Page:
Quantum Dot is an alternative technology for helping to boost the colour gamut of a display, without the need for expensive wide gamut backlights. The most common application in the display market currently is where a very thin film or coating (a “Quantum Dot Enhancement Film” or “QDEF”) is applied between the backlight and panel to help filter the light coming from the backlight and provide more vivid and saturated colours. Rather than use traditional W-LED backlights, a Blue LED backlight is actually used typically.
The Quantum Dots themselves are incredibly small sized particles which range in sizes between 2 and 10 nanometers (nm). The size of the particles varies as that is what dictates the colour produced. The bigger QDs are red and are usually as big as 7nm (150 atoms) in diameter, while green particles are about 3nm (30 atoms) in diameter. Blue QDs are the smallest—their core size is about 2nm (15 atoms) in diameter. Because of their tiny size, blue particles are very vulnerable and challenging to work with. For this reason, red and green QDs are most frequently used in panel technologies.
Quantum Dot coatings can help facilitate higher peak brightness for HDR capable displays while also allowing the support for wider colour spaces.
Samsung have an interesting article about Quantum Dots if you want to read more. Click here
We have already seen a fair number of displays released, including models like the Asus ROG Swift PG27UQ that we have reviewed with Quantum Dot.
FALD (Full Array Local Dimming)
High Dynamic Range (HDR) is a very hot topic right now in the monitor market, with all the manufacturers rushing to try and offer support for HDR content in various ways. We won’t get in to the different specs and standards for HDR here, but we would recommend a review of our detailed HDR article for a lot more information on everything.
One very important aspect of HDR is achieving an improved dynamic range – improving the contrast ratio observed on the screen at any one time. A normal “static contrast ratio” for any LCD panel is limited by the panel technology being used, and it’s ability to bright and dark content at the same time. VA technology panels for instance have the strongest static contrast ratio currently (typically 3000 – 5000:1 in the specs) as they can display deep blacks at the same time as bright whites. IPS panels are limited to around 900 – 1300:1, and TN Film panels at around 900 – 1000:1 typically. HDR is all about trying to improve the contrast ratio observed from the screen and offer active contrast ratios in the tens of thousands (e.g. 50,000:1)
The way this is achieved is through the use of “local dimming”, where the screen is split in to zones and can be brightened or dimmed depending on the content being show in that zone. So it is possible to brighten the lighter areas of an image while simultaneously darkening the darker areas. An HDR display should always feature some kind of local dimming if you want to be able to achieve an improved dynamic range. Without it, you are restricted to the panels static contrast ratio and while there might be other HDR-related improvements in other areas like colour gamut, it’s not a “true” HDR display. This local dimming gives rise to significantly improved contrast ratios in practice and is the foundation for producing an HDR experience.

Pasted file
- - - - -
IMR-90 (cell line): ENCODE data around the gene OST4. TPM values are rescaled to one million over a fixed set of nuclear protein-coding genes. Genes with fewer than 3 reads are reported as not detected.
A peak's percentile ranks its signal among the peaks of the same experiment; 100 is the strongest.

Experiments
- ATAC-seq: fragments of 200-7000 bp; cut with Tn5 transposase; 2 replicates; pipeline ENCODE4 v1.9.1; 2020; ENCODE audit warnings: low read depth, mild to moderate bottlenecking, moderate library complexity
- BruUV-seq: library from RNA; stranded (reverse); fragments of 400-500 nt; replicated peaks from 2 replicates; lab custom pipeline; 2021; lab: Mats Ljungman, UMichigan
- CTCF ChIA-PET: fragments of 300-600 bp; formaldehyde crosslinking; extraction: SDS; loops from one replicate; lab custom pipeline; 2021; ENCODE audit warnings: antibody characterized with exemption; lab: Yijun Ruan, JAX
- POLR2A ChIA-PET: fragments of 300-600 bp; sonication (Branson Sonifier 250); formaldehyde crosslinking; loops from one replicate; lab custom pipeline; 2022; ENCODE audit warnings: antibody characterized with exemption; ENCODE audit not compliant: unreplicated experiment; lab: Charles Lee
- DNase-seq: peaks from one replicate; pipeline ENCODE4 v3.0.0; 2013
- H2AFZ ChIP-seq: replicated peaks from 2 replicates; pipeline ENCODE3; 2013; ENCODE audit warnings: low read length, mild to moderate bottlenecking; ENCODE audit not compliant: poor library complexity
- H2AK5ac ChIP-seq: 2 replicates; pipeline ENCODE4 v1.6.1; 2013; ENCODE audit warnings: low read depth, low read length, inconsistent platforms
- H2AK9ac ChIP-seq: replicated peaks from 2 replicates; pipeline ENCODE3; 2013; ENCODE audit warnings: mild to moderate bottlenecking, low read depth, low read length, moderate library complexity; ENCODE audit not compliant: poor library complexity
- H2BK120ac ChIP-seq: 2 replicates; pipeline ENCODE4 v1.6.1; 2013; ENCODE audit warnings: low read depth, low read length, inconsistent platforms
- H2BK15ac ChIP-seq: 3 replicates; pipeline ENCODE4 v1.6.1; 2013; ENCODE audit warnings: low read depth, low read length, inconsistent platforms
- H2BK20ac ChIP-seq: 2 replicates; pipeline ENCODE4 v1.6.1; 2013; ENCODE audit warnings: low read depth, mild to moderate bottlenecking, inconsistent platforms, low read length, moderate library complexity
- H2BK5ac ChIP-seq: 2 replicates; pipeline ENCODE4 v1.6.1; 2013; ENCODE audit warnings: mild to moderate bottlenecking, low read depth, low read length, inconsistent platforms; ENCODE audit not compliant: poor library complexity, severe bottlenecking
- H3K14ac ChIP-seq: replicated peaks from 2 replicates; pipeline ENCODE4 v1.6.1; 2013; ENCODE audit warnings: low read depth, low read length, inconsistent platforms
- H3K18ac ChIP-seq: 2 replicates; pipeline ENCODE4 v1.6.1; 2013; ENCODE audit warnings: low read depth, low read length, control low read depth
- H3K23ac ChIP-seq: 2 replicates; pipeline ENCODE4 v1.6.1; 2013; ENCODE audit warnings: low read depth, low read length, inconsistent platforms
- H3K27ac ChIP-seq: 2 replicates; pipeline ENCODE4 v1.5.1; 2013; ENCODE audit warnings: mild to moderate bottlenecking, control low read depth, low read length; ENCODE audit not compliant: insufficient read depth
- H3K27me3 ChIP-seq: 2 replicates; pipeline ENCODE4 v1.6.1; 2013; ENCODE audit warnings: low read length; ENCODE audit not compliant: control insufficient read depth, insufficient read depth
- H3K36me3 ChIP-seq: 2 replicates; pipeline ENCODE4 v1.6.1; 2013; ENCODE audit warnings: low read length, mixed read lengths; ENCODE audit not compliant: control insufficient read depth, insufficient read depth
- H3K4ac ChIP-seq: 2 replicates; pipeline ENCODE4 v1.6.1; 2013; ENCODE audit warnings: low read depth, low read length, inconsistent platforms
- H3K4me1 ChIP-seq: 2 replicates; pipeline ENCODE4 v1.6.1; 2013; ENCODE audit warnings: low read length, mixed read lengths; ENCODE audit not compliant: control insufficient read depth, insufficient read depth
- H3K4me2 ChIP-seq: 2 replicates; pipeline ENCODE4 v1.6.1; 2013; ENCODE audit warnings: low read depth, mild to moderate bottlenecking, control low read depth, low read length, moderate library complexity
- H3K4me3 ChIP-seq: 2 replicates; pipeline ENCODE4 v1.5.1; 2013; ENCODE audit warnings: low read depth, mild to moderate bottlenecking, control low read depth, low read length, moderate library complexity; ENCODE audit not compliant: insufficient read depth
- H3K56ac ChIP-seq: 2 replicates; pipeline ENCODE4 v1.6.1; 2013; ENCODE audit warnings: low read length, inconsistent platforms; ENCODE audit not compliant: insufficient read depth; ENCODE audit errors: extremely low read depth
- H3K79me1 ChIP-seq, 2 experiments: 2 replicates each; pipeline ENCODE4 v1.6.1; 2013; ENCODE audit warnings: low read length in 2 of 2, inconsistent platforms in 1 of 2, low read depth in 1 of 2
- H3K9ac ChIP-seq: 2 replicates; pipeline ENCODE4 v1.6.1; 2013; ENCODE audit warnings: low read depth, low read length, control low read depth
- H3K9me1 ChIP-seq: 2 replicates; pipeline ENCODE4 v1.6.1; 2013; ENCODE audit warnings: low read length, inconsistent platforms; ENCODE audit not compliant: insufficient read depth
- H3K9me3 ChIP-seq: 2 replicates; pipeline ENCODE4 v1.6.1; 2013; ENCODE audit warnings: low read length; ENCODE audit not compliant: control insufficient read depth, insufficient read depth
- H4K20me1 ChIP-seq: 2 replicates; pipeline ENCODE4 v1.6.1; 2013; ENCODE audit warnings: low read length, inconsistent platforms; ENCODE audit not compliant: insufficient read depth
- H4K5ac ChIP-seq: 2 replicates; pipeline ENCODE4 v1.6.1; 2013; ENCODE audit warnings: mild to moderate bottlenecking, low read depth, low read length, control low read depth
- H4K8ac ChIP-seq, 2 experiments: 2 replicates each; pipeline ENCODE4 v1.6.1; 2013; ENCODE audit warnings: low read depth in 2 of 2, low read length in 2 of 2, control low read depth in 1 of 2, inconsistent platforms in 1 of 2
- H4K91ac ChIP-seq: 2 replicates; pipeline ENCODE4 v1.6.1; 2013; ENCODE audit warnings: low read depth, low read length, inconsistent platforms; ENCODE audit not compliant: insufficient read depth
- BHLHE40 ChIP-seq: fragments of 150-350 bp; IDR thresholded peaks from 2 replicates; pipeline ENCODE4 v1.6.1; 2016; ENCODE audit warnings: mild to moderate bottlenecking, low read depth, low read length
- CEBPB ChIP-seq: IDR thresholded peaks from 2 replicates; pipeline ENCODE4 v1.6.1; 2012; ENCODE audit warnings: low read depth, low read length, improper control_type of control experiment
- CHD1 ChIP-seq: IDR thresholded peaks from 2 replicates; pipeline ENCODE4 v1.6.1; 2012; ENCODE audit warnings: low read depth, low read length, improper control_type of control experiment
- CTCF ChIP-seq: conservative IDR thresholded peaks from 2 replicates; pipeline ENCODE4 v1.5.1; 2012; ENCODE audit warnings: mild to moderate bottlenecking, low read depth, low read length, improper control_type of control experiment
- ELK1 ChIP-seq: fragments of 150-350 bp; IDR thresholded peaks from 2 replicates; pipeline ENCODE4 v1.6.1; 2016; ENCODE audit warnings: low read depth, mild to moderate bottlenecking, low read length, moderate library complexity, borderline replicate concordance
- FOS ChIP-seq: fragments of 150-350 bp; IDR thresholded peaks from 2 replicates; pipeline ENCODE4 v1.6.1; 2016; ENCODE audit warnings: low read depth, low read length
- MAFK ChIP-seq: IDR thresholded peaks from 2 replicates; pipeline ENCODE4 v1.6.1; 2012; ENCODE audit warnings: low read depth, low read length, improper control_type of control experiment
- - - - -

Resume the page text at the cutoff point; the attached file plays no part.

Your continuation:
The effectiveness of this local dimming for LCD displays is directly linked to the number of zones the backlight can be divided in to. The more zones there are, the more control there is over the content being displayed. More cost effective local dimming solutions rely on a small number of zones (e.g. 8) where the backlight is positioned at the edges of the screen. They provide some HDR benefits and at least some form of local dimming, but don’t give much control over the variations across the screen’s content. The more preferred solution is to use a “Full Array Local Dimming” (FALD) backlight. With FALD, the screen is split in to far more zones, and each is directly lit by the LED backlight behind it. These are sometimes referred to as “direct lit” as opposed to “edge lit” displays. So far we have seen FALD backlights used on a couple of displays released or announced, with a 27″ model for instance currently having the ability to offer a 384-zone direct lit backlight. Future 35″ ultrawide screens will have a 512-zone FALD as well.
A FALD provides optimal control over the panel when it comes to local dimming and can produce the best HDR experience currently in the desktop monitor market. They can also allow very high peak brightness performance up to and above 1000 cd/m2 and when paired with wide gamut backlight options like Quantum Dot coating for instance, they can offer a true HDR performance. FALD however is very expensive and complicated to produce and so right now there are very few options available. Where they are available the displays are extremely expensive. There can be challenges getting the zones to respond fast enough to changes in content, especially when you consider they are being aimed at HDR gaming displays where sensitivity to the speed of changes is high. This is even harder when trying to combine the FALD with variable refresh rate technologies like NVIDIA G-sync, and one of the reasons why there was such long delays releasing models like the Asus ROG Swift PG27UQ and Acer Predator X27, the first FALD gaming displays release to market. Using FALD also adds considerably to the thickness and power draw of a display, and is very much in its early days of usage. If you want optimal HDR local dimming performance in the desktop monitor market right now, a FALD is the preferred option.